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Measuring & Increasing Productivity in Your Workplace

Employee productivity is the amount of work someone can complete in a given time. Essentially, it refers to an employee’s or group of employees’ efficiency at work — and it is vital to the success of your business. Generally, the more productive your employees are, the more successful your business will likely be.

The importance of productivity extends far beyond your bottom line. If an employee is struggling, they could be experiencing issues, such as burnout or disengagement, that require further attention and support. What’s more, if multiple employees are struggling, it could be indicative of systemic problems, such as outdated or inefficient processes, that threaten the very existence of your business.

For this reason, it’s crucial to continuously measure, monitor, and improve productivity in your workplace. This is an investment in your employees that will take dedicated time and effort, but it will benefit your organization and each person who is a part of it.

How to Measure Employee Productivity

To increase productivity in your workplace, you first have to measure it. You can’t make improvements if you don’t know how you’re currently performing or even what, exactly, you’re trying to improve. 

Measuring productivity requires you to look at the work that your employees accomplish and compare it to the amount of time, labor, and other resources needed to complete that work. However, in the modern business world, it isn’t quite that simple. There are several other steps you should take to get a full, comprehensive understanding of your employees’ productivity:

Create a Baseline

Create productivity standards for every position in your workplace. You have to know what you expect from each employee. Conversely, your employees need to know what is expected of them if they are to succeed in their roles.

Determine what metrics you will use to gauge success for each position. You can then collect data about your employees’ performances and see how they compare to the standards you’ve set. 

Though the exact metrics will depend heavily on the nature of your business, focus on quantifiable, tangible metrics These metrics should reflect your employees’ output or completed work, such as the number of deliverables they can produce, rather than the amount of time they spent on a task. 

Track Individual Employees’ Performance

It’s helpful to have a standardized baseline for all employees in the same position, but you should still take the time to track each of your employee’s personal performance. While it helps to have a holistic understanding of your team’s productivity, your employees are unique individuals.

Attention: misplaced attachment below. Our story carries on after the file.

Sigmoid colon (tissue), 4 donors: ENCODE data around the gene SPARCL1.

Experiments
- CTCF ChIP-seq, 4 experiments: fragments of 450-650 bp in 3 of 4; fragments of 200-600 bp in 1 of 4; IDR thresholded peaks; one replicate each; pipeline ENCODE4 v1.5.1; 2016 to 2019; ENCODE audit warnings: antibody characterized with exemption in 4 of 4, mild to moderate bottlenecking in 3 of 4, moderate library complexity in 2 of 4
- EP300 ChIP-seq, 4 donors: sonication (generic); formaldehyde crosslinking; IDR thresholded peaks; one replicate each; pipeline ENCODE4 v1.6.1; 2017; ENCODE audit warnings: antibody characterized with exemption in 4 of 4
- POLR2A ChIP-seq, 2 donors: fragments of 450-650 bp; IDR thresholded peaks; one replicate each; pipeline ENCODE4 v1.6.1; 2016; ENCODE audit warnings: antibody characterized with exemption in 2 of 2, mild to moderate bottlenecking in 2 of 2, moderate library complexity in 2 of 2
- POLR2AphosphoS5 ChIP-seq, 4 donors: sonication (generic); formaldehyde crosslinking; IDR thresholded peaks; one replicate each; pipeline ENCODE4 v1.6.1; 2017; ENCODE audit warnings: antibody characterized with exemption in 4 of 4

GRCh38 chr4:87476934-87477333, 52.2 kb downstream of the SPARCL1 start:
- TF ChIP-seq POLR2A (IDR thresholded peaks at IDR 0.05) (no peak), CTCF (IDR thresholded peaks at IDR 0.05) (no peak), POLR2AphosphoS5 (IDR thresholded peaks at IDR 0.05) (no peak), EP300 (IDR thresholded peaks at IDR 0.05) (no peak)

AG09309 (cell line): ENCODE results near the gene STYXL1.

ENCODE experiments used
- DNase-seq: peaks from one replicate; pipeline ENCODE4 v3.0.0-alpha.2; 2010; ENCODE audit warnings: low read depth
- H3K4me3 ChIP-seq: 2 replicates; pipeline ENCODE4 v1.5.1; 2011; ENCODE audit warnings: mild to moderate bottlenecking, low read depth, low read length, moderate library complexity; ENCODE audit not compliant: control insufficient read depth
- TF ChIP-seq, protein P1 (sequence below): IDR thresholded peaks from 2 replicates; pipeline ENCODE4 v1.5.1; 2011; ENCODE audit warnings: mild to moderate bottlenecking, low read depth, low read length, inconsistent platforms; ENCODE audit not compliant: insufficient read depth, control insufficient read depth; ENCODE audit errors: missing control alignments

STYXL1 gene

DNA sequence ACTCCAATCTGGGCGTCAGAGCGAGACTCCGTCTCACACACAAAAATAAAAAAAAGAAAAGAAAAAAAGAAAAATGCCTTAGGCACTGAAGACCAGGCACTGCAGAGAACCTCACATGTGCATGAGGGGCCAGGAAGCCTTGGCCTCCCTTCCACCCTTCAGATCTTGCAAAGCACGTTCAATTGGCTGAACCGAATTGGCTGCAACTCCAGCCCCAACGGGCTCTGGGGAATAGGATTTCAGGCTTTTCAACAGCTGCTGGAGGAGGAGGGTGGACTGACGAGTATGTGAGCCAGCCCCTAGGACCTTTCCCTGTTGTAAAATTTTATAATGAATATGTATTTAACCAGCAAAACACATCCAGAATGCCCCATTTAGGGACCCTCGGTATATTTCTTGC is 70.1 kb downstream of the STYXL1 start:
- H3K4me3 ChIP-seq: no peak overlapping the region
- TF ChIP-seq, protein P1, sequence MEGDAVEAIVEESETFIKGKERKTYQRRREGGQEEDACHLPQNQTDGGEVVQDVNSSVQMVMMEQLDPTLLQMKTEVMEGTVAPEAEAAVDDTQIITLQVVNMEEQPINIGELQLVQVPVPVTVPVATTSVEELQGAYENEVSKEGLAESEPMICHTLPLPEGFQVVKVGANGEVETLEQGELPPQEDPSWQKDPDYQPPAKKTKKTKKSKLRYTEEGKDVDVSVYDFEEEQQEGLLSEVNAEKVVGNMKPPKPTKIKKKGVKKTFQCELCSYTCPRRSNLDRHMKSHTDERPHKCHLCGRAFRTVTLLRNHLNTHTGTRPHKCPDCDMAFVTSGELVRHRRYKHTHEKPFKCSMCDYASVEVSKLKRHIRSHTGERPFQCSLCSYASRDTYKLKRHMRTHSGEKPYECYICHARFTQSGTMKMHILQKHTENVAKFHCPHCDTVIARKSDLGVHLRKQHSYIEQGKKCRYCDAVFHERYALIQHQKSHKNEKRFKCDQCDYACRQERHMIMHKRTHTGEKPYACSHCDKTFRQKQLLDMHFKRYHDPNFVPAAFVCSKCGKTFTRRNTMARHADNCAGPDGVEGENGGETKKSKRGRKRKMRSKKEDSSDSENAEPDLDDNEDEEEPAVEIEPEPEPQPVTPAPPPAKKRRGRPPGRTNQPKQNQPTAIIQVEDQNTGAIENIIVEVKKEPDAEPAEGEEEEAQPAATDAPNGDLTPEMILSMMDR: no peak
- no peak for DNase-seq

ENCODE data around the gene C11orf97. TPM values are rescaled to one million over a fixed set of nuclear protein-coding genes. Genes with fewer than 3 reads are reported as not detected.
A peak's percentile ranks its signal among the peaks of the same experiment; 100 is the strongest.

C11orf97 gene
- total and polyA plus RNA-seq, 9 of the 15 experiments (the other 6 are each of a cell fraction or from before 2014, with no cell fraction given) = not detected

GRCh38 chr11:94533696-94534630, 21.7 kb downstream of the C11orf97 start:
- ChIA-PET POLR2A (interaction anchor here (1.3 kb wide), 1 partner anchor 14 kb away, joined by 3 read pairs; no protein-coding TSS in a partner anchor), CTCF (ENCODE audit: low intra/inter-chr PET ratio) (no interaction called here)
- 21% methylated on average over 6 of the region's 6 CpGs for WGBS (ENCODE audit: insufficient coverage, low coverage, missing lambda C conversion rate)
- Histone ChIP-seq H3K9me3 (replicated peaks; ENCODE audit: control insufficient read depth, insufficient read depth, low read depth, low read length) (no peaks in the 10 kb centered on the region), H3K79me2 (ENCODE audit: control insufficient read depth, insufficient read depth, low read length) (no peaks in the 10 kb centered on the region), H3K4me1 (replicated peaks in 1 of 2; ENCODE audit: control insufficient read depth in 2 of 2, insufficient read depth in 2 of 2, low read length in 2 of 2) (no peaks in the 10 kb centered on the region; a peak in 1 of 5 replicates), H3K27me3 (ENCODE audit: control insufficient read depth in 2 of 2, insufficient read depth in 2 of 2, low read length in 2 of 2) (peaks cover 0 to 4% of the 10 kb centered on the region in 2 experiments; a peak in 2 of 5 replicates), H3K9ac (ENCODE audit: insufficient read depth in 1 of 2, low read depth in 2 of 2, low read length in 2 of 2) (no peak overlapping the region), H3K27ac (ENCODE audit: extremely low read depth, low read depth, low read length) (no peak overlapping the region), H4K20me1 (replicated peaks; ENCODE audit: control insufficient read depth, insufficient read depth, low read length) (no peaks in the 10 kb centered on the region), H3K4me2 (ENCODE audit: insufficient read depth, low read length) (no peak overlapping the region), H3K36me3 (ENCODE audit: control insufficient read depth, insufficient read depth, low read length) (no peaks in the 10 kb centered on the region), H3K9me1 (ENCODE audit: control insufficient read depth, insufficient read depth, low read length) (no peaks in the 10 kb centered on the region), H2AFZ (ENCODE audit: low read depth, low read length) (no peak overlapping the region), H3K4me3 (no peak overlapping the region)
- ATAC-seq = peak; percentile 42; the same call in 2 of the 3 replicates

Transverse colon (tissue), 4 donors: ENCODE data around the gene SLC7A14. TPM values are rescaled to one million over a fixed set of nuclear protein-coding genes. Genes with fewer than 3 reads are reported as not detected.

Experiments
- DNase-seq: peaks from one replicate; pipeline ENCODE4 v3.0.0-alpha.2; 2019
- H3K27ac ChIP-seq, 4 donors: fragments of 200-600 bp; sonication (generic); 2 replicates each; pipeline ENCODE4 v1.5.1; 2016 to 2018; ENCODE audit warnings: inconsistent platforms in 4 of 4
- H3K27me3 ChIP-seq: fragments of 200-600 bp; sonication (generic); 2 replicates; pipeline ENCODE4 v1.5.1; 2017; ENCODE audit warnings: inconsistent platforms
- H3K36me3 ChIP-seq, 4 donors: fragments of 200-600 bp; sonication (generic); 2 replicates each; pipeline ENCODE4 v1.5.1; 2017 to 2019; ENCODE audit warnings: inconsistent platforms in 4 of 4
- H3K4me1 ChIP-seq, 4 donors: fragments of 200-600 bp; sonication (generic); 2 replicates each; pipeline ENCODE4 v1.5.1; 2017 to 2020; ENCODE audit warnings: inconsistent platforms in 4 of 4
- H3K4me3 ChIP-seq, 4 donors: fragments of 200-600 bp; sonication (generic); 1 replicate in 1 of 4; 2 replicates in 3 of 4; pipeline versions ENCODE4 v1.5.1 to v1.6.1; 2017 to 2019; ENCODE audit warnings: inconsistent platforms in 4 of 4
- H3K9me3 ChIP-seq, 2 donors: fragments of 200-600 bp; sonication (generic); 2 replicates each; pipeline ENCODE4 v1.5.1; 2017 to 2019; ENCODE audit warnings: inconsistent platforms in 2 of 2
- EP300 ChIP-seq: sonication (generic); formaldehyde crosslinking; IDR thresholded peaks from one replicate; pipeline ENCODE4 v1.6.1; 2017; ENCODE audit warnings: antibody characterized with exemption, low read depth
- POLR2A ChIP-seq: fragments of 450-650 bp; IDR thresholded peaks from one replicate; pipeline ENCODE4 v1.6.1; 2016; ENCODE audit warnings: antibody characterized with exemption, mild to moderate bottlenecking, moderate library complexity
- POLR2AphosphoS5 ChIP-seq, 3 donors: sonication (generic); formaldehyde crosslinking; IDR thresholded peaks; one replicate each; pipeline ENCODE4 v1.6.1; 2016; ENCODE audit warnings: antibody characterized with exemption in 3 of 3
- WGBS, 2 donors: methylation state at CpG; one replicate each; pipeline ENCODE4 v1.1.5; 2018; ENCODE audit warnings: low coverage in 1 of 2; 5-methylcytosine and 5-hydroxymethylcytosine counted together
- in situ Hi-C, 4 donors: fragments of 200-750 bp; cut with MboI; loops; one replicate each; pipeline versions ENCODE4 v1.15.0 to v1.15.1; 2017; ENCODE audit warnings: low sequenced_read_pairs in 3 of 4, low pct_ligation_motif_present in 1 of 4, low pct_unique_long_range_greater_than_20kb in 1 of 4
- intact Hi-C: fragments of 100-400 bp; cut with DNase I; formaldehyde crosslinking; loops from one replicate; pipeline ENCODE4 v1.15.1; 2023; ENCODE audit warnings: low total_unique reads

If you don’t look at your employees as individuals, you may struggle to keep track of who is or isn’t improving. Each person will face their own challenges in the workplace and need different types and amounts of support from you. What helps one person increase productivity may not work for another. To improve overall productivity, you have to give each of your employees what they, specifically, need to do their jobs.

Emphasize Quality

When it comes to productivity measurement, it’s easy to overlook the quality of your employees’ work and focus exclusively on the quantity. However, you need to help employees meet productivity goals without sacrificing the quality of their work.

It doesn’t matter how much your employees get done if the work they produce is poor. Your clients will notice if something was rushed or an employee has just gone through the motions, which can be far more damaging to your business than a dip in productivity. Additionally, your employees will not be able to live up to their full potential if you don’t bring out their best work. 

Use a Tracking Tool

Use a tool to track projects and employee’s time. This will help you gather data about employee productivity. You can also refer back to this data when assessing their historical performance. 

Further, it can be difficult to monitor the productivity of each of your employees, especially if you manage a lot of them. Using a tracking tool can automate some of the detailed aspects of productivity measurement, ensuring you don’t miss any important information. This will allow you to give all of your employees the support they need to succeed in their roles.

Reassess Your Metrics

Finally, continually reassess the metrics you use to measure productivity. Productivity measurement requires a certain amount of trial and error. As time goes on, you may find that you need to make some adjustments to this process.